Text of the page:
What the vending machine industry wants, it gets. The fate of all coins basically rests with it.
What if the time is about to come when it doesn’t want coins at all no matter what the composition, weight or diameter? What if coins no longer loom large for their business? What if the costs of processing them look like a fat target to be eliminated to improve their business?
While collectors await the Mint’s report to the Congress due Dec. 16 about the future of the cent and the nickel and other related coinage matters, time continues to march on. Could Congress have been secretly hoping that progress in electronic payments would be so rapid that it would not have to deal with the emotional issue of abolitioning the cent at all? Just point the finger at the vending machine industry and Silicon Valley and say the cent passed as the result of progress, as did the nickel, dime, quarter, half dollar and dollar.
Making payments by cell phone have been in the headlines this year. Vending machines that accept only cell phone payment could be on their way, or machines that accept phones as well as credit or debit cards, like a gasoline pump.
No coins would be involved.
If that becomes the case, the vending machine industry wouldn’t care if coins were made of cardboard.
As a practical matter, they already don’t care about cents or half dollars except as coins that the use of which might jam their mechanisms.
Few average people head to a vending machine with coins jingling in their pockets. They have paper money. They expect to be able to use notes in vending machines, or exchange them for coins in a machine that the vending company supplies for that purpose.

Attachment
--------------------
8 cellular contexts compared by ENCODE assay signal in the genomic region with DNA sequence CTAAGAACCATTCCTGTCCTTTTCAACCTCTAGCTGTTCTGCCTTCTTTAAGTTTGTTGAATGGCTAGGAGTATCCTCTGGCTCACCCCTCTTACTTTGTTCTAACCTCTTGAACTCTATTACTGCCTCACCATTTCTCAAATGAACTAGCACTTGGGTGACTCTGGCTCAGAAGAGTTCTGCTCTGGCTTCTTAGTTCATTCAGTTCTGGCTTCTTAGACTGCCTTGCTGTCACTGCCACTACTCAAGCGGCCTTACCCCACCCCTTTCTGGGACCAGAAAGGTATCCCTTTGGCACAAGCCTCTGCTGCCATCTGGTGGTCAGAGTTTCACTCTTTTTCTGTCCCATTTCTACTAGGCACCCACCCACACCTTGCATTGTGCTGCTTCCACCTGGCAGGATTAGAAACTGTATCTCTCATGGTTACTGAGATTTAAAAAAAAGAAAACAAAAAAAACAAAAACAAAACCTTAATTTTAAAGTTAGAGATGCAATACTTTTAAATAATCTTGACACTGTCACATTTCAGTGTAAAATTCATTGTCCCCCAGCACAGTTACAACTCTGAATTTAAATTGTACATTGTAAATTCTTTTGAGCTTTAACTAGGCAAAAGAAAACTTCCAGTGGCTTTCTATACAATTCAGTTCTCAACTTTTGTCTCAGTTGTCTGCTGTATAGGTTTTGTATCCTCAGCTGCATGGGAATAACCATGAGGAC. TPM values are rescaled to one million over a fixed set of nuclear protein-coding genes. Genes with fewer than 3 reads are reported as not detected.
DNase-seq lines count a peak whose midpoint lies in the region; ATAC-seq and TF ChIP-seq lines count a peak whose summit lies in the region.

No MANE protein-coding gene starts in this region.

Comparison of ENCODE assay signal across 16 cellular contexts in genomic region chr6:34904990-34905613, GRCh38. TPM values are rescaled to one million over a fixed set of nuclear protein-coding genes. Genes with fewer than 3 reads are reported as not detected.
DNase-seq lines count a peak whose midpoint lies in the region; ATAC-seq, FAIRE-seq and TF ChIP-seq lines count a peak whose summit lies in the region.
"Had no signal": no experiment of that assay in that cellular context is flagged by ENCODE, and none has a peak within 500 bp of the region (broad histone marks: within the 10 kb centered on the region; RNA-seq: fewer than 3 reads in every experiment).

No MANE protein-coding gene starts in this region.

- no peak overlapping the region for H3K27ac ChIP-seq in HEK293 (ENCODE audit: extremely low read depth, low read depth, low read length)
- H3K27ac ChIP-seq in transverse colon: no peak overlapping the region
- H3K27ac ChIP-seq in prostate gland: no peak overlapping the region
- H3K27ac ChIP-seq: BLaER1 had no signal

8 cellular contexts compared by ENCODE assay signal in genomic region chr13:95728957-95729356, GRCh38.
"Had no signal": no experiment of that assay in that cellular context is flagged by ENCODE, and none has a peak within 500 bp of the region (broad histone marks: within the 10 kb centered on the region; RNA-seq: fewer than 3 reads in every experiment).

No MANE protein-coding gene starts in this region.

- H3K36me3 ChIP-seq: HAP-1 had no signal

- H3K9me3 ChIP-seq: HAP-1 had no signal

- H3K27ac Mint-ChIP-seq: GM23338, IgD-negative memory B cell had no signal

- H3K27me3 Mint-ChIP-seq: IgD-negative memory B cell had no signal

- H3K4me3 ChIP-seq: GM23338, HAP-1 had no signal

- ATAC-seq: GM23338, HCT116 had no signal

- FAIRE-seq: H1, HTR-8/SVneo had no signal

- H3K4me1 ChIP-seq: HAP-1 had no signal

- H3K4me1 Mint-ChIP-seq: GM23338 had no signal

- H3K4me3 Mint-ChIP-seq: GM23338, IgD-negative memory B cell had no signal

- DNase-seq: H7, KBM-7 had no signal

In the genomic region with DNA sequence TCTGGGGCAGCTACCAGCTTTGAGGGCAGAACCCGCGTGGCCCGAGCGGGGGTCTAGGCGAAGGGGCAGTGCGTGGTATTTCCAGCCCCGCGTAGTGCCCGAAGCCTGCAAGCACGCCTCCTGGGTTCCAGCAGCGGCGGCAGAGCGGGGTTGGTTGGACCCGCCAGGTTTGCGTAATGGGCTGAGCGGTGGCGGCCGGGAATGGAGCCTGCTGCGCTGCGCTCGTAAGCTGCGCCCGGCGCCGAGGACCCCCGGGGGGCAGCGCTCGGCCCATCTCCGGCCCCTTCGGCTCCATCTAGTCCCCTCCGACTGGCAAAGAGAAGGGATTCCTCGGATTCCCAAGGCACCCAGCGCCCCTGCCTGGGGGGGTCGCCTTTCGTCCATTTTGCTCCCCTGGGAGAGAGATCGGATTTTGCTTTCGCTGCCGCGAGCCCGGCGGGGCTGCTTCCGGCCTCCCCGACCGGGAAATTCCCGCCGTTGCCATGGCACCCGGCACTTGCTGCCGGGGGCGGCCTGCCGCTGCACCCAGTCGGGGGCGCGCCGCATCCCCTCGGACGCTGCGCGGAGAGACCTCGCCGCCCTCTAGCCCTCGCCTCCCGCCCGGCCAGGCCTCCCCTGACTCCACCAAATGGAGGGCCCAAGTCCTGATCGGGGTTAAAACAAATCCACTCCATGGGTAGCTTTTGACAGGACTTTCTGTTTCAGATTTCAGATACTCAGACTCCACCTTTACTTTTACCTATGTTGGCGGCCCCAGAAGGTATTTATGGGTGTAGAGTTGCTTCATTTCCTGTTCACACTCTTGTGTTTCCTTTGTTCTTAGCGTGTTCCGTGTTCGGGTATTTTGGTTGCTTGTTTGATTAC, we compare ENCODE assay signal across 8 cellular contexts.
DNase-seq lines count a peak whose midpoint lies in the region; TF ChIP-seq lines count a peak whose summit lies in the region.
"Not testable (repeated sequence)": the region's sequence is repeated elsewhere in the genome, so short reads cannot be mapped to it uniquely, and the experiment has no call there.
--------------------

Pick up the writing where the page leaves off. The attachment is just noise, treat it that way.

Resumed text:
Most users of vending machines, myself included, simply head home with the change. I then take it to the bank to exchange for paper money after the coin container reaches a certain point of comfortable fullness.
How would I react to payments by cell phone? I don’t know. I expect I would look at ease of use and whether there were some sort of charge for the transaction being conducted in that manner.
Neither point seems like a high hurdle to overcome.
I have long said that coins will be used for my lifetime, but I might have to re-evaluate that. It depends on slower progress in electronic payments and a greater willingness by Americans to use higher denomination coins. The latter has proven not to be the case. Congress is not inclined to force the issue.
The upshot is this refusal to use the dollar coin might just speed electronic payments along at a rate that will take out all coins far faster than what might have been the case otherwise.
Europe is still inclined to use coins and has a $2.60 coin in the form of the 2 euro. We are not Europeans. We might not have coins much longer.